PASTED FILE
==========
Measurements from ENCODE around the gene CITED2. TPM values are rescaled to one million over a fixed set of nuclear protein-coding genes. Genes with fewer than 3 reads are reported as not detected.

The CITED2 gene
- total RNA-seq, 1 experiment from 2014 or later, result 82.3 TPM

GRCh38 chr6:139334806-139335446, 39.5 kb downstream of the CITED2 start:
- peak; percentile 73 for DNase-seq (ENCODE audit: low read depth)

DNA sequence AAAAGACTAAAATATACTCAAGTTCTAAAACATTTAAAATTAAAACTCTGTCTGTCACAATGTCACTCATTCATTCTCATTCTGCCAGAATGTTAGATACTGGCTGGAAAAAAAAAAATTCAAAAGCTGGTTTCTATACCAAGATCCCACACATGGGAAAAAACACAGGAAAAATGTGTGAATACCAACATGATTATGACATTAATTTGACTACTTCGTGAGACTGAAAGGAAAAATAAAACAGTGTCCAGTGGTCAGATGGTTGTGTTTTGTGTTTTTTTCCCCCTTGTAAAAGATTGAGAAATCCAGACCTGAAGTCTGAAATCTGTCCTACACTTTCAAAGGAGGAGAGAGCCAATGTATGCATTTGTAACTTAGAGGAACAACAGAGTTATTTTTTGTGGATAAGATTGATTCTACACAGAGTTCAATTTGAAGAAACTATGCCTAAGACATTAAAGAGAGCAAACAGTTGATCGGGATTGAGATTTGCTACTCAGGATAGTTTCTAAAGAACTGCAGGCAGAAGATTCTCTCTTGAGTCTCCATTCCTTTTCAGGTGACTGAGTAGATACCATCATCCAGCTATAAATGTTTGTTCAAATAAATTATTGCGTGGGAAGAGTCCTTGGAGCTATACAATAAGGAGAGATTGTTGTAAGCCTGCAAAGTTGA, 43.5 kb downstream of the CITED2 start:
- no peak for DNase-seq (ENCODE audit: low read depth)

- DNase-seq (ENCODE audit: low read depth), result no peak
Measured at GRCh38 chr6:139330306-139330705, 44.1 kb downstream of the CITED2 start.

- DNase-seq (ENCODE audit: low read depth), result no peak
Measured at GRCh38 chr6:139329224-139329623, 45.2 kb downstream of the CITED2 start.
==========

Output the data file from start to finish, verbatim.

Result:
Measurements from ENCODE around the gene CITED2. TPM values are rescaled to one million over a fixed set of nuclear protein-coding genes. Genes with fewer than 3 reads are reported as not detected.

The CITED2 gene
- total RNA-seq, 1 experiment from 2014 or later, result 82.3 TPM

GRCh38 chr6:139334806-139335446, 39.5 kb downstream of the CITED2 start:
- peak; percentile 73 for DNase-seq (ENCODE audit: low read depth)

DNA sequence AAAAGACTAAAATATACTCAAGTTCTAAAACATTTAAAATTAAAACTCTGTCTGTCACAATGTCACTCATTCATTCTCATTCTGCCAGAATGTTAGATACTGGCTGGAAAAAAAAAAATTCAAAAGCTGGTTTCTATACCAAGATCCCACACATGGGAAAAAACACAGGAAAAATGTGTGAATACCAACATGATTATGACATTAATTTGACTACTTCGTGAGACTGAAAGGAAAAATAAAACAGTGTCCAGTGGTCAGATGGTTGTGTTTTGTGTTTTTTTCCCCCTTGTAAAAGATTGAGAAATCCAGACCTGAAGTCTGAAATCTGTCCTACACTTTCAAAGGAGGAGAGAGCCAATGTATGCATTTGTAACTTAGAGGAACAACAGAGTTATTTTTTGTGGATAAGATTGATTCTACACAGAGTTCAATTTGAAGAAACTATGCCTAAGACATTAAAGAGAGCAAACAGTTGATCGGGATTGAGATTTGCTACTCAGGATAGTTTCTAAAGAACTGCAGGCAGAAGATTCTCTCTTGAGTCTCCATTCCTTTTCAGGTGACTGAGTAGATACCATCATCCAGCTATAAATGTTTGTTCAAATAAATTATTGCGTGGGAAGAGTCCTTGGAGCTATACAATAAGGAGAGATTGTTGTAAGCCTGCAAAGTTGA, 43.5 kb downstream of the CITED2 start:
- no peak for DNase-seq (ENCODE audit: low read depth)

- DNase-seq (ENCODE audit: low read depth), result no peak
Measured at GRCh38 chr6:139330306-139330705, 44.1 kb downstream of the CITED2 start.

- DNase-seq (ENCODE audit: low read depth), result no peak
Measured at GRCh38 chr6:139329224-139329623, 45.2 kb downstream of the CITED2 start.